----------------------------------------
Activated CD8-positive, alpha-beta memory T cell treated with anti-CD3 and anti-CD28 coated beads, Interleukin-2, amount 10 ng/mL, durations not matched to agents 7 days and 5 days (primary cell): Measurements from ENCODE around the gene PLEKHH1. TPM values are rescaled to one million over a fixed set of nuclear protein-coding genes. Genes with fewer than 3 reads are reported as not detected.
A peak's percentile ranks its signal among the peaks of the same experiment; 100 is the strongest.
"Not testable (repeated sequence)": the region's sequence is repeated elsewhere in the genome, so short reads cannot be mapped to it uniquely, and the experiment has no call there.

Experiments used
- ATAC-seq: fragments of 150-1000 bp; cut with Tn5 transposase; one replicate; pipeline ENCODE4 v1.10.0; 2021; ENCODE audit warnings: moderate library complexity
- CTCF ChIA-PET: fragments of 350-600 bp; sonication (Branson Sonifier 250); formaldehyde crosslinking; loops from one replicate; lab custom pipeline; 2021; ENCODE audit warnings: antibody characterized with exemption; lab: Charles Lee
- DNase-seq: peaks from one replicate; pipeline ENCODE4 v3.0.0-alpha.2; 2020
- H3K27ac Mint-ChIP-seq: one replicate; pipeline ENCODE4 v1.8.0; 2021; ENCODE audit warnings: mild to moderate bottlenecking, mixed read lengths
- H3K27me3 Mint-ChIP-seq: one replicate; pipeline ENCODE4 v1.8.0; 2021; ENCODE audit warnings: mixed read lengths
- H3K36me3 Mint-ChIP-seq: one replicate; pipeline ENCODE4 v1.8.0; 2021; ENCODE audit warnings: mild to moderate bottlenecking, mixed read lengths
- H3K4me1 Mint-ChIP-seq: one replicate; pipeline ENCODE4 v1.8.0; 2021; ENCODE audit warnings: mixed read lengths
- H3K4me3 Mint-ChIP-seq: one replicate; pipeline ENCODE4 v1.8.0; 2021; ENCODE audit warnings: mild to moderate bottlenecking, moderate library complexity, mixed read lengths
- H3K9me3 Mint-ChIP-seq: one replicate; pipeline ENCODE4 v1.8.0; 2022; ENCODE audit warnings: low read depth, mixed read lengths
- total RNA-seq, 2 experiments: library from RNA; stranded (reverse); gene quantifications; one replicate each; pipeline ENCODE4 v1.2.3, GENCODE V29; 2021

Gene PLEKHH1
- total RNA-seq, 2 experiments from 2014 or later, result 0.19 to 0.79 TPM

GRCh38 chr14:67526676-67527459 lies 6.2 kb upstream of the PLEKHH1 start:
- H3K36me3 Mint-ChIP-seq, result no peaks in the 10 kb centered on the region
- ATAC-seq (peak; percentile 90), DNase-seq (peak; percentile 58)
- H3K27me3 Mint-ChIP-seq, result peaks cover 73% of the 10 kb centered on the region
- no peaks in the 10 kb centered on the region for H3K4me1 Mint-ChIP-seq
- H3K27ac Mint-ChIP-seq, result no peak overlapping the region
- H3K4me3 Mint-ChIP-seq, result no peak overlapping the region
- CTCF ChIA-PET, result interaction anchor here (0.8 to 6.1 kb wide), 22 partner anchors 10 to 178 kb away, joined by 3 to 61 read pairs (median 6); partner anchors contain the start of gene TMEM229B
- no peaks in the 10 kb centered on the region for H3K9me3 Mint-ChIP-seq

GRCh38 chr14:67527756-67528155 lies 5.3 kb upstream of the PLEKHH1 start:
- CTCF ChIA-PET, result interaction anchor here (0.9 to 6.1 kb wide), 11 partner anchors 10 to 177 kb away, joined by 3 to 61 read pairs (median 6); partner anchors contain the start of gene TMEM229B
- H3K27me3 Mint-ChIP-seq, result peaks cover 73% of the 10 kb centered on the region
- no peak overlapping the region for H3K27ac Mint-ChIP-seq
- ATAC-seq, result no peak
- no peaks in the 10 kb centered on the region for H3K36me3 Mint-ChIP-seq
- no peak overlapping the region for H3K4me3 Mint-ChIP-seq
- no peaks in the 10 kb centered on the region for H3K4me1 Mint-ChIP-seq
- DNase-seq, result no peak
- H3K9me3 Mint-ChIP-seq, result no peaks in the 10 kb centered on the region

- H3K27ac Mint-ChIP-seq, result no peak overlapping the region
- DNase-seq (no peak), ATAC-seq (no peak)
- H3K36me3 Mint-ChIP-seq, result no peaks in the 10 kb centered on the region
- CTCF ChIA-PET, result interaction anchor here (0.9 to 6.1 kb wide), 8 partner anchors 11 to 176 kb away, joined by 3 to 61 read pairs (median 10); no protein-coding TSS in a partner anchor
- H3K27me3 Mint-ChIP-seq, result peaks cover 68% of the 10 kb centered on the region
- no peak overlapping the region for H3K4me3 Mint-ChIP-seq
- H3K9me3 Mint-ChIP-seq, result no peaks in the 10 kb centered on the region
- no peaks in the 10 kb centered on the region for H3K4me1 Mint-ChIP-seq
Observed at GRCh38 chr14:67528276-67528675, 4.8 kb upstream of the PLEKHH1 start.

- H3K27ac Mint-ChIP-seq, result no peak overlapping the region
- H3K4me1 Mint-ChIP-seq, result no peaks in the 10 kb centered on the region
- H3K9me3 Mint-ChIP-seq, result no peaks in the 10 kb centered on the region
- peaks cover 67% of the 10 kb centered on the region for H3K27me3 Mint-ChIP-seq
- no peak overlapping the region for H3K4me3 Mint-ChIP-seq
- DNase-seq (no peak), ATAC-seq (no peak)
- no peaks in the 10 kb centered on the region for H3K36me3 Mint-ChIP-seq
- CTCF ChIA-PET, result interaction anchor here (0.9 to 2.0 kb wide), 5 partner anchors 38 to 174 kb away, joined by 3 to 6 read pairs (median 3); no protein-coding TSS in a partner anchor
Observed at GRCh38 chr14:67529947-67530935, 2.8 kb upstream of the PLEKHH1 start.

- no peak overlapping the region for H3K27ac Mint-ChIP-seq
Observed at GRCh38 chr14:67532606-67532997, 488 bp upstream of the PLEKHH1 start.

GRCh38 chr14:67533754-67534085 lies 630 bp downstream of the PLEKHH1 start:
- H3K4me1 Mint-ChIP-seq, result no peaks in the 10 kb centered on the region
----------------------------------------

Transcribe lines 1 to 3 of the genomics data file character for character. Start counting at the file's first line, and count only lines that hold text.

Activated CD8-positive, alpha-beta memory T cell treated with anti-CD3 and anti-CD28 coated beads, Interleukin-2, amount 10 ng/mL, durations not matched to agents 7 days and 5 days (primary cell): Measurements from ENCODE around the gene PLEKHH1. TPM values are rescaled to one million over a fixed set of nuclear protein-coding genes. Genes with fewer than 3 reads are reported as not detected.
A peak's percentile ranks its signal among the peaks of the same experiment; 100 is the strongest.
"Not testable (repeated sequence)": the region's sequence is repeated elsewhere in the genome, so short reads cannot be mapped to it uniquely, and the experiment has no call there.